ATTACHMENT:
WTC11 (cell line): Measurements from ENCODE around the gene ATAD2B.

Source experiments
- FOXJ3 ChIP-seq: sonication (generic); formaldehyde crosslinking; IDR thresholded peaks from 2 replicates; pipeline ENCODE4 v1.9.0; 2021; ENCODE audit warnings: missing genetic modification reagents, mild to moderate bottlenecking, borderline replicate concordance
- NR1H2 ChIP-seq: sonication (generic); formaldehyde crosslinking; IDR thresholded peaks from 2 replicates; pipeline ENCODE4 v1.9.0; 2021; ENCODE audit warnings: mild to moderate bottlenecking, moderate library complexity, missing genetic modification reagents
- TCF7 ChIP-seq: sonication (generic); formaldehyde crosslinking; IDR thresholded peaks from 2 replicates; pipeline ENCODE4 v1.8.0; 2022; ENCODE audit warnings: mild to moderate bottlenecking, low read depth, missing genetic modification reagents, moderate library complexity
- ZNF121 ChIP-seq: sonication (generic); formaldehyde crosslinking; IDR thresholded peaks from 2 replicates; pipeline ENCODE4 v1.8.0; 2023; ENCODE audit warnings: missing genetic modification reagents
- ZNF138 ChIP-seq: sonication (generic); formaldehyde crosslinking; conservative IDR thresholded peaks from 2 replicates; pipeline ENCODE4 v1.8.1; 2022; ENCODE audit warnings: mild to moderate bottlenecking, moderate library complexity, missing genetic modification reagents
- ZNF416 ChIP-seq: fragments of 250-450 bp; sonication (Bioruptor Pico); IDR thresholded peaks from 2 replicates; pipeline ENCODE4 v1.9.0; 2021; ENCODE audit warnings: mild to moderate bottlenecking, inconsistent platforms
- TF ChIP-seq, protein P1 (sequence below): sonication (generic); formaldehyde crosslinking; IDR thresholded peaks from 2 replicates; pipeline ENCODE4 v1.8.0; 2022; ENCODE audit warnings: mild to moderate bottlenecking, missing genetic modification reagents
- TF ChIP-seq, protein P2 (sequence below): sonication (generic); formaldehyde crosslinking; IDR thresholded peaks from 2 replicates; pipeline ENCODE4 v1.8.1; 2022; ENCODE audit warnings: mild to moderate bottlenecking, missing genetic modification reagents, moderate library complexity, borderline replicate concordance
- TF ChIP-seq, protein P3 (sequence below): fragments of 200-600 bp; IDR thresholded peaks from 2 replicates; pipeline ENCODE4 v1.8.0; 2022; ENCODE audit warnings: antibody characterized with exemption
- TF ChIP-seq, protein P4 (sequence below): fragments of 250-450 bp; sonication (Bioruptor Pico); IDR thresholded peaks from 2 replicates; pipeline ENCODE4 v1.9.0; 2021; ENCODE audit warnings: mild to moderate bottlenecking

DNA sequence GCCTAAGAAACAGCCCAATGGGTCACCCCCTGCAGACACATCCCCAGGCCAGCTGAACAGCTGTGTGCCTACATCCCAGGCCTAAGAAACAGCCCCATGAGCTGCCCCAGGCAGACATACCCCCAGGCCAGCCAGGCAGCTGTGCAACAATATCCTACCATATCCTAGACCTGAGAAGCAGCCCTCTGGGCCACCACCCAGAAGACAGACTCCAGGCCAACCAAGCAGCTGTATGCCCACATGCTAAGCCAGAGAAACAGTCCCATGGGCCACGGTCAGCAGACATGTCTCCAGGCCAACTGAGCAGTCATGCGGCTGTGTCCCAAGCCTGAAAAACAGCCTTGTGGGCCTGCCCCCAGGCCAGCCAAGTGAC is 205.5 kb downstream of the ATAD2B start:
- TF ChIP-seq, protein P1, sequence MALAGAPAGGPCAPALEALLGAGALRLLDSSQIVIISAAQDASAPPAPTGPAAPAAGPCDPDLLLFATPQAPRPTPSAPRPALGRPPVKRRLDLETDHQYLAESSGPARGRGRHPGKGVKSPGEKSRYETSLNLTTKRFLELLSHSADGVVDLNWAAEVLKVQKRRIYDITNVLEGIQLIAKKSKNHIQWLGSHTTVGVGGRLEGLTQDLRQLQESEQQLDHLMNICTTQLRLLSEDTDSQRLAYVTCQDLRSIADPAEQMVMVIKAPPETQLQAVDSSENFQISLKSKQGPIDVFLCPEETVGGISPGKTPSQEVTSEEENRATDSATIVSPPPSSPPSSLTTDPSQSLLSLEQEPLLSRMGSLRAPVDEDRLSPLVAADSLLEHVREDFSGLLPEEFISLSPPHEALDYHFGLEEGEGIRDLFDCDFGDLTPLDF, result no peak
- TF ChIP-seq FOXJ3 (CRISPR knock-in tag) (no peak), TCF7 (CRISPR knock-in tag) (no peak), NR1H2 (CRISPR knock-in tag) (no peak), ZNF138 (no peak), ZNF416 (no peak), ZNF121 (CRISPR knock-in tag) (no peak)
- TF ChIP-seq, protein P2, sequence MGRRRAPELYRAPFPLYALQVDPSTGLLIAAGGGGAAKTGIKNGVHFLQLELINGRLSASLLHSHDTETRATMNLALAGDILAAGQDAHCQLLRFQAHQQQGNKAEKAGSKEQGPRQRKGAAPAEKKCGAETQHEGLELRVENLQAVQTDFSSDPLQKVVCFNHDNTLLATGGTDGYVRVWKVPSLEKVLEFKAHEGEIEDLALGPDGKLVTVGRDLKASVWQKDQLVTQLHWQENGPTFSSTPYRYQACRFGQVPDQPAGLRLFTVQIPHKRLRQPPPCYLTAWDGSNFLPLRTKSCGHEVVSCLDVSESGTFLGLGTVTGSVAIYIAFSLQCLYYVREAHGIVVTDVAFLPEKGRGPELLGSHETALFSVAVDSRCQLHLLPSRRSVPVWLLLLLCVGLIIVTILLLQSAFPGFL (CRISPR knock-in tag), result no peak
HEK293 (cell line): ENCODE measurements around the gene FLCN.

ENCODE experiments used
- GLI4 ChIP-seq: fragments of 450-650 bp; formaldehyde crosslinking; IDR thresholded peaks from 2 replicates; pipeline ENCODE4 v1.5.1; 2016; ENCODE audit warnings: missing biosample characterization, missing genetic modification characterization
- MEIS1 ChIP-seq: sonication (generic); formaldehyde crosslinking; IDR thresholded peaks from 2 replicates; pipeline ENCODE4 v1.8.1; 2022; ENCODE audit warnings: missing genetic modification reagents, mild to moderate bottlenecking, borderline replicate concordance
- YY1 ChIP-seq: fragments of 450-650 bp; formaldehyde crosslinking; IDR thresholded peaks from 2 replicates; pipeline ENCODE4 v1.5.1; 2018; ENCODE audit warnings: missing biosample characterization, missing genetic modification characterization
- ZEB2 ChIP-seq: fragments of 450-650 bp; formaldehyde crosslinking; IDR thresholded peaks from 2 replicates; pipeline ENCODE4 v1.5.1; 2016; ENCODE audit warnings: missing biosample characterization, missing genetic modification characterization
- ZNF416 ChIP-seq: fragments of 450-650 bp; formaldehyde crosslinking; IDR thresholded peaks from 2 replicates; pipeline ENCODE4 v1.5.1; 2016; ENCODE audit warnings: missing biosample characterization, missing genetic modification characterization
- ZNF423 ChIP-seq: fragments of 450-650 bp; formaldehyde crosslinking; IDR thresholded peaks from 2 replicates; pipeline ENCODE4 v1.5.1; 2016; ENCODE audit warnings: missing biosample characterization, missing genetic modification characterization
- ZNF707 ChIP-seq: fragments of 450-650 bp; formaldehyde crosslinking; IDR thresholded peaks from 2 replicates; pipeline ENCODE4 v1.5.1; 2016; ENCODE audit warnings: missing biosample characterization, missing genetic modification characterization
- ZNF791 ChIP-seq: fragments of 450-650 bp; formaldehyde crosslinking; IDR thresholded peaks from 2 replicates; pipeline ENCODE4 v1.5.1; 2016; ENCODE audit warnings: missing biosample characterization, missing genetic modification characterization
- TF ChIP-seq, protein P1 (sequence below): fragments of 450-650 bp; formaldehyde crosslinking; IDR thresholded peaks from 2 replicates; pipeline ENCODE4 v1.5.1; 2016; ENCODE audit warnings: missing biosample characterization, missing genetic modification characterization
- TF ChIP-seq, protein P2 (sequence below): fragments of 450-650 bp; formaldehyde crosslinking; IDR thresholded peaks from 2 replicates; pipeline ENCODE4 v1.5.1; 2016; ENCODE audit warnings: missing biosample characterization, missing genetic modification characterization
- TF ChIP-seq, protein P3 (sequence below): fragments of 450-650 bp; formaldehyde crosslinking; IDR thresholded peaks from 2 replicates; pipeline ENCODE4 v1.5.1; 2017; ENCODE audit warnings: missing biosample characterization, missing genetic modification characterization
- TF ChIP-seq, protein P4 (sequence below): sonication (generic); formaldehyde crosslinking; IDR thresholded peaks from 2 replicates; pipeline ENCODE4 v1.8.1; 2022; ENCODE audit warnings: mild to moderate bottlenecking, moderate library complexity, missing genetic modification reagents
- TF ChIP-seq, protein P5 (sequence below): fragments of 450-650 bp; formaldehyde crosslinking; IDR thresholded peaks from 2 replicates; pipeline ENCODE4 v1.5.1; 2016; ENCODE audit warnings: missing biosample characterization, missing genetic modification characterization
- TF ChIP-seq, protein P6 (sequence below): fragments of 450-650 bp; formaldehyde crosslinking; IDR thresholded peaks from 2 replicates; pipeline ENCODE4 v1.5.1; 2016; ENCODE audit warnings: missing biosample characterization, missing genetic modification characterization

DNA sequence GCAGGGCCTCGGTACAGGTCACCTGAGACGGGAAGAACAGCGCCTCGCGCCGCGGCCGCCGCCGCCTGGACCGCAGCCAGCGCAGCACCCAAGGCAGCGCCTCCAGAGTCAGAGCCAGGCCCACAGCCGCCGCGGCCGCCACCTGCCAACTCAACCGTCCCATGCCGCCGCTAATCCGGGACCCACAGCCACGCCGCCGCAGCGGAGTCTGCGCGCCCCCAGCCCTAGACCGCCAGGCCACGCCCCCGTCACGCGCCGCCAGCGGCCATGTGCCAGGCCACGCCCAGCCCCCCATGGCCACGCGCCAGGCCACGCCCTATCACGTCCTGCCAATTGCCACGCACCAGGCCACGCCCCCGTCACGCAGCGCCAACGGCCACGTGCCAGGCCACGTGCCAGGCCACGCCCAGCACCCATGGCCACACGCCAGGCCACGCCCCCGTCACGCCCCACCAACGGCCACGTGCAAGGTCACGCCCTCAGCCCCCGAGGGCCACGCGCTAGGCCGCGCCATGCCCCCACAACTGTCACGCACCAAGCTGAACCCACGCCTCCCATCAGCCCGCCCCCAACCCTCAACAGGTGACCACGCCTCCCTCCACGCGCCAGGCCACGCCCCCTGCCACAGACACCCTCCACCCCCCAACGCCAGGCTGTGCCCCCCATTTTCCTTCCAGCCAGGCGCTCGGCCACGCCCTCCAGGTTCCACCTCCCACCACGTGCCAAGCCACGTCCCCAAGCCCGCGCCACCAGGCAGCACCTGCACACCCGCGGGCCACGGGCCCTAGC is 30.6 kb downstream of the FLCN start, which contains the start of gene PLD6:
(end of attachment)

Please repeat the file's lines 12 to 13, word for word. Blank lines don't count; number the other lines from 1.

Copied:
- TF ChIP-seq, protein P4 (sequence below): fragments of 250-450 bp; sonication (Bioruptor Pico); IDR thresholded peaks from 2 replicates; pipeline ENCODE4 v1.9.0; 2021; ENCODE audit warnings: mild to moderate bottlenecking

DNA sequence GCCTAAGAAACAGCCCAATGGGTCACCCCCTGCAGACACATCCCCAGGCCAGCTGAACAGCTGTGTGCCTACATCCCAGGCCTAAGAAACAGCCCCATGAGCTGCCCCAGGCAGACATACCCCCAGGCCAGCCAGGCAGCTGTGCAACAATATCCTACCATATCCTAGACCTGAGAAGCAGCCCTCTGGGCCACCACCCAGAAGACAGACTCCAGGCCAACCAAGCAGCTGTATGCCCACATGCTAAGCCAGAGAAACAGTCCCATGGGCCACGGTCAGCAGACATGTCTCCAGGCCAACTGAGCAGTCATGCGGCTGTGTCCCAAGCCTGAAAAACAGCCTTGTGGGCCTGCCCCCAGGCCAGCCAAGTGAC is 205.5 kb downstream of the ATAD2B start: